Tuesday, February 3, 2009
Behind The Glass
I have had time to reflect now on what the nomination, election, and inauguration of Barack Obama means to the past, present, and future of da brovas. Riding the “hope train” has taken my mind more places than it has my body or my wallet… but then again, if your mind can’t conceive it, there is no reason for the other two to attempt to make the trip. Time hasn’t allowed for a summary as much as it has for a symbol that stands out in my mind. Where Obama is, where the brothers are, was brought to my attention by a conversation I had with my middle boy the day after Presidential acceptance speech. I was talking to Alexander, aka - Xantastic, about the election; did his friends watch the speech, and what were the kids in school saying about having a Black man as president. He did his usual commentary… a few disjointed facts broken up by a bunch of jokes. Then he got quiet, somewhat somber and reflective, and asked: “Dad, will he always be behind the glass?” Being an empathetic 13 year old, Alexander was disturbed by the same sight I saw. Usually the camera was either too close or too far away to pick it up. But for a moment as the camera panned away, you could see it… the glass. It was high and wide. It wrapped around the stage, and Obama.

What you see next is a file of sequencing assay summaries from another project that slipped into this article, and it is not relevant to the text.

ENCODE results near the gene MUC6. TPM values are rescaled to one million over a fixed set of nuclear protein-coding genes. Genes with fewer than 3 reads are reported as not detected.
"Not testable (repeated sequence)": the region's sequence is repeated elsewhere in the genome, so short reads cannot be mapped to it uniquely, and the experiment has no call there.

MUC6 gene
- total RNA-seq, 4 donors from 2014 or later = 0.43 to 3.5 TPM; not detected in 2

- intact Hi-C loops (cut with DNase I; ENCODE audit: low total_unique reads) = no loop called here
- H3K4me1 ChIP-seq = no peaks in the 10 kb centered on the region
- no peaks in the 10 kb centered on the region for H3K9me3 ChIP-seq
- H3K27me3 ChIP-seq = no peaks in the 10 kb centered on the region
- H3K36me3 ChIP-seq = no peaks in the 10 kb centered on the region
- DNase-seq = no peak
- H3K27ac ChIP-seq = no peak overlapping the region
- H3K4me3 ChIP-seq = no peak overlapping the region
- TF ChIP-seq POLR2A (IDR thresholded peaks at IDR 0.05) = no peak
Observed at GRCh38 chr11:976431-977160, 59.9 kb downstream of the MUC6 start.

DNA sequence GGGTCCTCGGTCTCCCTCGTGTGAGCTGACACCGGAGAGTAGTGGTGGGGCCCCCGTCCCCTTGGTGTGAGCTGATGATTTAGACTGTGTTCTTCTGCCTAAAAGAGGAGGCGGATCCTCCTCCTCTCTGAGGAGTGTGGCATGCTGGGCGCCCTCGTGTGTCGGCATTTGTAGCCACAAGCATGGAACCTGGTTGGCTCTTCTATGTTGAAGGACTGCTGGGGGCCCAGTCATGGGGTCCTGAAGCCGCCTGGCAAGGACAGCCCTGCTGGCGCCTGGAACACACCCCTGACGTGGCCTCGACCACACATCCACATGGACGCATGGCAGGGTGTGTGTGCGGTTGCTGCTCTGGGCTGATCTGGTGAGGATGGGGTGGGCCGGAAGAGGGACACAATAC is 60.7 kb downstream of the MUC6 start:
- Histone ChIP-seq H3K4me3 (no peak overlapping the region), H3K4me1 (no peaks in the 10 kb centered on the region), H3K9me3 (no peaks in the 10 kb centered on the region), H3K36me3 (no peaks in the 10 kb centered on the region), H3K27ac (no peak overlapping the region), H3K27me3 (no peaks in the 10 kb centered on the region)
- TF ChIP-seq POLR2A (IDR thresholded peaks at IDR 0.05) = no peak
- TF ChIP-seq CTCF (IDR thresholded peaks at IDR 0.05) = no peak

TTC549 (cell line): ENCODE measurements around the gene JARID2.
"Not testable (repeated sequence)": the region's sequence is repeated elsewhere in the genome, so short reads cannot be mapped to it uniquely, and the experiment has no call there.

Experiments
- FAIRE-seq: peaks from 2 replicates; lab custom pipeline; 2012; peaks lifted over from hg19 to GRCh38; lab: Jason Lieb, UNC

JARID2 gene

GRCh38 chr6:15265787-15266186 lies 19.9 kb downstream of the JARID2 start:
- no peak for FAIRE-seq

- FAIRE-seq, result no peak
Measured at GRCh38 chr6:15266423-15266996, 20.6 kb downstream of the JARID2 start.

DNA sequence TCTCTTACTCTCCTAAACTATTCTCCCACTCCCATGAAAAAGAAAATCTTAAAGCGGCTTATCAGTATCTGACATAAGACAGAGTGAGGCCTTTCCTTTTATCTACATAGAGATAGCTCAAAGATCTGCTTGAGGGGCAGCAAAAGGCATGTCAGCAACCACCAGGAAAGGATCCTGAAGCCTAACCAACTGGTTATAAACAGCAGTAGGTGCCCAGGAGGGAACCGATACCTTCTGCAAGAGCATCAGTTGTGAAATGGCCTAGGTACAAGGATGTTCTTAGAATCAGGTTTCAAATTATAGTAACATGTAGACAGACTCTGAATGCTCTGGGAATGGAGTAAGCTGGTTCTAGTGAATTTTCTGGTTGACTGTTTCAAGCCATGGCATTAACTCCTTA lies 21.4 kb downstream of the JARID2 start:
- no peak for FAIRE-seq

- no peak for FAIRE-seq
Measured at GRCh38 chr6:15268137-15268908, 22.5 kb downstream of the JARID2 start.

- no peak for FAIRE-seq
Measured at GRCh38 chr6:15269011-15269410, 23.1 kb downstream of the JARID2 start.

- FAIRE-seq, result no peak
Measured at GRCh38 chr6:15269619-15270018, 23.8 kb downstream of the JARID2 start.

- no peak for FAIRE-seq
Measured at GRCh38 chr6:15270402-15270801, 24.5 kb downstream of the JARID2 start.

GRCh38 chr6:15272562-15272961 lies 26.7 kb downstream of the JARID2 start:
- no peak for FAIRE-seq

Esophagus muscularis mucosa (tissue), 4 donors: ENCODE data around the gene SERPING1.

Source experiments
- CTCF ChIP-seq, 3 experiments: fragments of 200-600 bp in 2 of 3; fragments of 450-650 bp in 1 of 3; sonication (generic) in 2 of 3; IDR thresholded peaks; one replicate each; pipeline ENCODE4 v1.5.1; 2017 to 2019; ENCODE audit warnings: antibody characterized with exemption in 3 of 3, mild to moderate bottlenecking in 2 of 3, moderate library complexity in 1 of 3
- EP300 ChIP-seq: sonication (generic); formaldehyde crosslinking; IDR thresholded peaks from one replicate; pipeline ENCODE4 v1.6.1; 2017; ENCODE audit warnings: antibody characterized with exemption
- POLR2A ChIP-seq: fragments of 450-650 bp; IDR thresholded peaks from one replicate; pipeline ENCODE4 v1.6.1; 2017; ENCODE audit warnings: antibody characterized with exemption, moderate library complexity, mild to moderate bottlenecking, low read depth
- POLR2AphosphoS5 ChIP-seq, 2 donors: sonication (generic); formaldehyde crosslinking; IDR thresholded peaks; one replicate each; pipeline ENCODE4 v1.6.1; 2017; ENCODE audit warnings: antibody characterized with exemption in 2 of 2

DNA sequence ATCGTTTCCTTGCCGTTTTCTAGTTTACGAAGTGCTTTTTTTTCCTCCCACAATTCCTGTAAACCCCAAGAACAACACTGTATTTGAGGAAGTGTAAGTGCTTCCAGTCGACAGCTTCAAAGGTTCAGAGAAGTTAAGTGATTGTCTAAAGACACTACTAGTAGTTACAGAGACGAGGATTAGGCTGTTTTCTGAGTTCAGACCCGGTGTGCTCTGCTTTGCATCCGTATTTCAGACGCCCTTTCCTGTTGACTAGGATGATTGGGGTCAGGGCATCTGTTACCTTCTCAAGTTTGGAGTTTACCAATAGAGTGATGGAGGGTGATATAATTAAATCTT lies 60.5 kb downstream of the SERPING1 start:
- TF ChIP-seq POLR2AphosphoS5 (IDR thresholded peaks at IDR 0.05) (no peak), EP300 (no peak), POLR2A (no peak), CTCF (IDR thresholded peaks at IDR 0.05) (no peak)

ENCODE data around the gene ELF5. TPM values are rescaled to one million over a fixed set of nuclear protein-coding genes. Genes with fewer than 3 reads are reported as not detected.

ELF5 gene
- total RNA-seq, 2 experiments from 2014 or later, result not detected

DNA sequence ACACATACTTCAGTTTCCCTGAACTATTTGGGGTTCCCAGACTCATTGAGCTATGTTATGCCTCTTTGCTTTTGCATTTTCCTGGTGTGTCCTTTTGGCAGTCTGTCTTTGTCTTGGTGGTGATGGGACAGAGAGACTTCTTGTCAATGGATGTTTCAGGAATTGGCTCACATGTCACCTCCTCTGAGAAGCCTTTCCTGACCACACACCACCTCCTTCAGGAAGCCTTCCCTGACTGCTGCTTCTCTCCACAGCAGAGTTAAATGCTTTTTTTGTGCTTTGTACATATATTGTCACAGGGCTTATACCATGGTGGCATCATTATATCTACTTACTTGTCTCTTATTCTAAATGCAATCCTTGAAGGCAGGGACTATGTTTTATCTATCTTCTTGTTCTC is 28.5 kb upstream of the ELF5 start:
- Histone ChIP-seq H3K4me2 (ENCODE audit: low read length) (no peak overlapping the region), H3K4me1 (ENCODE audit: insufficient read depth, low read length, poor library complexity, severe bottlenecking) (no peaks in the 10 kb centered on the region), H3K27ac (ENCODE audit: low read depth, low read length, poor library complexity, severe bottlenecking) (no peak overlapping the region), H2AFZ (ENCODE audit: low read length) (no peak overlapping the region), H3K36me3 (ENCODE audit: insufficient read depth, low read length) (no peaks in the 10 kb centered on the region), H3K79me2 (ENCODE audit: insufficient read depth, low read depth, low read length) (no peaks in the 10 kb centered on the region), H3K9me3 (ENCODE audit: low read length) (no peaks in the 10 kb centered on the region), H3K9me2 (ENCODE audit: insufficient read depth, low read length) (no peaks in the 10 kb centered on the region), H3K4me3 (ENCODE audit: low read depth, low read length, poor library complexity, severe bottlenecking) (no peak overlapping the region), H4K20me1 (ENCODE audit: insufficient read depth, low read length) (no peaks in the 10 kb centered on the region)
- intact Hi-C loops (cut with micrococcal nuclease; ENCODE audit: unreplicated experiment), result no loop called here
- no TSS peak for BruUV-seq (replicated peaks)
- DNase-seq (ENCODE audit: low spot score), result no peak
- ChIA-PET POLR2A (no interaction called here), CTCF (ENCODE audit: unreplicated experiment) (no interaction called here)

It was ironic that on a night when hundreds of thousands of people had traveled from across the country and around the world to see a man they had grown to love, a man who was willing to risk his life to serve them, they could not touch him… nor he them. The reason: although there are millions that love him, there is a handful that would be willing to kill him if they get the chance. They had made their intentions known early and often. According to the FBI, by the time he was sworn in, Obama had broken the record for presidential death threats… more than any two term president. And thus, he was where he would be for the next four years... behind the glass. The glass represents the life that Obama has taken on for himself. In order to serve the people who love him, and even the people who hate him, he must live behind the glass. As time goes by, he will be seen as out of touch… and in some respects, it will be true. It will be said he won’t know what the common man… particularly da brovas… are dealing with. It will be said that he has left his people behind to deal with issues of Afghani soldiers, North Korean missiles, African AIDS, and South American oil… even though those issues are part of his job. And on the rare occasion he comes out from behind the glass, it will be seen as window dressing… a photo op. Even being “as Black as he can be” in a White world… he will be accused of becoming whitewashed.